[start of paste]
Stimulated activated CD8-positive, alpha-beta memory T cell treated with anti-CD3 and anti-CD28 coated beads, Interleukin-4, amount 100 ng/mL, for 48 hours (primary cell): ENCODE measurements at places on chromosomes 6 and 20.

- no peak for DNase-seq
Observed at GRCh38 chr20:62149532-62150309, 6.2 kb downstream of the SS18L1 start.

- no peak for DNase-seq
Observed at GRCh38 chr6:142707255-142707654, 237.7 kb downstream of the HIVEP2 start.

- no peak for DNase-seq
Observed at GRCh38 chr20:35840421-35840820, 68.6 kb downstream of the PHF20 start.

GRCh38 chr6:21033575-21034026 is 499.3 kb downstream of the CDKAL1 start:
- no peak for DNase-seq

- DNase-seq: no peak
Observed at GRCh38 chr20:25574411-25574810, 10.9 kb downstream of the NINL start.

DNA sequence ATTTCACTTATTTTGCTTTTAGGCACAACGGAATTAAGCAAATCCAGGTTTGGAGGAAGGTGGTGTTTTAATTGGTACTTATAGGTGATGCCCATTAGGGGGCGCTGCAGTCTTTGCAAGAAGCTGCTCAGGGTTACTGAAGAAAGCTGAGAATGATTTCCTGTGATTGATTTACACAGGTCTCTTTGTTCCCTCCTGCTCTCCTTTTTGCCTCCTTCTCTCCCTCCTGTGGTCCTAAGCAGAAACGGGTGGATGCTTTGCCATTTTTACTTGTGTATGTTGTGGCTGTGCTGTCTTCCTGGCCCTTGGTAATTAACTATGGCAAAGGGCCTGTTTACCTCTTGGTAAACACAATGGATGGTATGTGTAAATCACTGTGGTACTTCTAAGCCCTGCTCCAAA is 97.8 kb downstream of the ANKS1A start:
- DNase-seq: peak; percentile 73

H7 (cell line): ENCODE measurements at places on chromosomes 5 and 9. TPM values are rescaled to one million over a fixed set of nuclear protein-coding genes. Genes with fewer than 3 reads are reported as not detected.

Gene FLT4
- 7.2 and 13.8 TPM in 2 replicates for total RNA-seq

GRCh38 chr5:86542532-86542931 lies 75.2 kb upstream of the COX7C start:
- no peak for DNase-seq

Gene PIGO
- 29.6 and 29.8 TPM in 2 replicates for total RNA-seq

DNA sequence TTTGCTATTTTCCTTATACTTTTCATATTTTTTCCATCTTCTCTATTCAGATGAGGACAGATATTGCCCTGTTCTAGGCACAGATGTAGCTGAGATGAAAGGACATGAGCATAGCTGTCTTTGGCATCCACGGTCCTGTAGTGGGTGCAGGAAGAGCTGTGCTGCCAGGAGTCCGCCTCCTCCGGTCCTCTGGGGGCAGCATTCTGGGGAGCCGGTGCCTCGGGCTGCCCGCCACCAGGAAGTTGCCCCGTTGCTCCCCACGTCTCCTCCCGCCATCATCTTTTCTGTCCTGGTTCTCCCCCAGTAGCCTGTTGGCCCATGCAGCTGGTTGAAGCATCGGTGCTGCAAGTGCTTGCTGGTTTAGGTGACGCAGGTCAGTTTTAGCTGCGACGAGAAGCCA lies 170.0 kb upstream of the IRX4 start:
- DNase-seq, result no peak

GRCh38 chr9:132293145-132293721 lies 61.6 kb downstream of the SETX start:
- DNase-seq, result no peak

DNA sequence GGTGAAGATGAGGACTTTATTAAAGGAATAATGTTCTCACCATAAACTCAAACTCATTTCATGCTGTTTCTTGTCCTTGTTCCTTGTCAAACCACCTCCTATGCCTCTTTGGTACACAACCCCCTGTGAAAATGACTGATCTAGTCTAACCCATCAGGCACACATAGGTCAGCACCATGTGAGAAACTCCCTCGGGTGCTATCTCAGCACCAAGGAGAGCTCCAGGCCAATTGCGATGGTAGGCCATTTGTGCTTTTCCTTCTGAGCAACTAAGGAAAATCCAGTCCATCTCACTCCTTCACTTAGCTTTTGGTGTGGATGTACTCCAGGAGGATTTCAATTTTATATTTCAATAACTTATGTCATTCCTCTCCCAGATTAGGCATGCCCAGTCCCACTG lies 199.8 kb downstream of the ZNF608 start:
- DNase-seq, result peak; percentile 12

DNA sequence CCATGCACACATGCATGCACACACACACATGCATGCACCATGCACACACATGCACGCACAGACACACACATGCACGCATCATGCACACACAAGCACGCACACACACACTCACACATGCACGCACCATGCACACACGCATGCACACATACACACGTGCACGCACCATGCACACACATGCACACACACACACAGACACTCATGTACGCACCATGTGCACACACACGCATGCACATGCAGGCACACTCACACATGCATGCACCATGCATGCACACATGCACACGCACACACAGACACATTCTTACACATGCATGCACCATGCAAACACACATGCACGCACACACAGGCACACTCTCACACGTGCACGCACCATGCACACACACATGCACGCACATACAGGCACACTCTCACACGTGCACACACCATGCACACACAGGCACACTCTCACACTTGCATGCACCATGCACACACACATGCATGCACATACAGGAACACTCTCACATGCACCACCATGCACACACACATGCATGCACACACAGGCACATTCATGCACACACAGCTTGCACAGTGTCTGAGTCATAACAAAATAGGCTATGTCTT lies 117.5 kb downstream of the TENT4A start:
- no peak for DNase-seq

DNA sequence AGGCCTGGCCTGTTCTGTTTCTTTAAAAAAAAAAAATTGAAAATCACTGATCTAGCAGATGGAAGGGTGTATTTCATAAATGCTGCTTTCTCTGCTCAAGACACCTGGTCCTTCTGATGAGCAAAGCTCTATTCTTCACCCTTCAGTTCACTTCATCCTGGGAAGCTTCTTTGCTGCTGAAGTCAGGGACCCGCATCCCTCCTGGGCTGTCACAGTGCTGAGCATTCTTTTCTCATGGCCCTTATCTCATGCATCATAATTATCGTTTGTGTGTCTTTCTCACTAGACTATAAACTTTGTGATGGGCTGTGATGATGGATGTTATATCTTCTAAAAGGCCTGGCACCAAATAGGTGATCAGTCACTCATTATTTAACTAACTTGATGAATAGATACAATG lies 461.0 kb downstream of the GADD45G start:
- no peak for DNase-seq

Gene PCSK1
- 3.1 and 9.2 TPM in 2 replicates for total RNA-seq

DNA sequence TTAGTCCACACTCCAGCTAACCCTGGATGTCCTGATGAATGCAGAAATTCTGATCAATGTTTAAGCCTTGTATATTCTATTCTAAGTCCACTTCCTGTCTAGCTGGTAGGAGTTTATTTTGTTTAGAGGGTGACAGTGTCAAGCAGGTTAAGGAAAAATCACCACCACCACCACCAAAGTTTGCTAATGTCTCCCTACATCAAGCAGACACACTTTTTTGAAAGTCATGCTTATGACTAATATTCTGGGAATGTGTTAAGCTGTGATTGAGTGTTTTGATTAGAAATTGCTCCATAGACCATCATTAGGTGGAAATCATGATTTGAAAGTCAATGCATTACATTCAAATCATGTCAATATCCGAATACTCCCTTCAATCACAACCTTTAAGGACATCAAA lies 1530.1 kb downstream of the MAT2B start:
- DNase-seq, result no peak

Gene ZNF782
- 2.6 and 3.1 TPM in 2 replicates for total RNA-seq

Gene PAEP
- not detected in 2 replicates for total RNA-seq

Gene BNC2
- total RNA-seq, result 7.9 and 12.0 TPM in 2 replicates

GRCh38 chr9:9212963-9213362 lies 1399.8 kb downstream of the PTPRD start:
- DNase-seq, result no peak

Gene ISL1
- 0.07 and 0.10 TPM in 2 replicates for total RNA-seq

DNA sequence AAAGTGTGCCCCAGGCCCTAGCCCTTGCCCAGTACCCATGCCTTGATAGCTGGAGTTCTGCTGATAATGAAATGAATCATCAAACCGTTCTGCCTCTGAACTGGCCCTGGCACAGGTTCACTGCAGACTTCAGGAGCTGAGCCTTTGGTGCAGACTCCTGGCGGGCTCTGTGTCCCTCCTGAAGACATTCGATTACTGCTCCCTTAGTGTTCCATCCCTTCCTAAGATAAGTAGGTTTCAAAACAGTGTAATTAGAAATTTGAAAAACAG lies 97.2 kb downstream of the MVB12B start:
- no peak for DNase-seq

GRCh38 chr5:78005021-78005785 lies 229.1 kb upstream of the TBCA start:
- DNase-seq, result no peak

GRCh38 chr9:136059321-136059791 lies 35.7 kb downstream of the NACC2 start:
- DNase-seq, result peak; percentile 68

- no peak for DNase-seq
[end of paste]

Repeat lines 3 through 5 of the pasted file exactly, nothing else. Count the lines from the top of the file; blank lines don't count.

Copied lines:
Observed at GRCh38 chr20:62149532-62150309, 6.2 kb downstream of the SS18L1 start.

- no peak for DNase-seq
Observed at GRCh38 chr6:142707255-142707654, 237.7 kb downstream of the HIVEP2 start.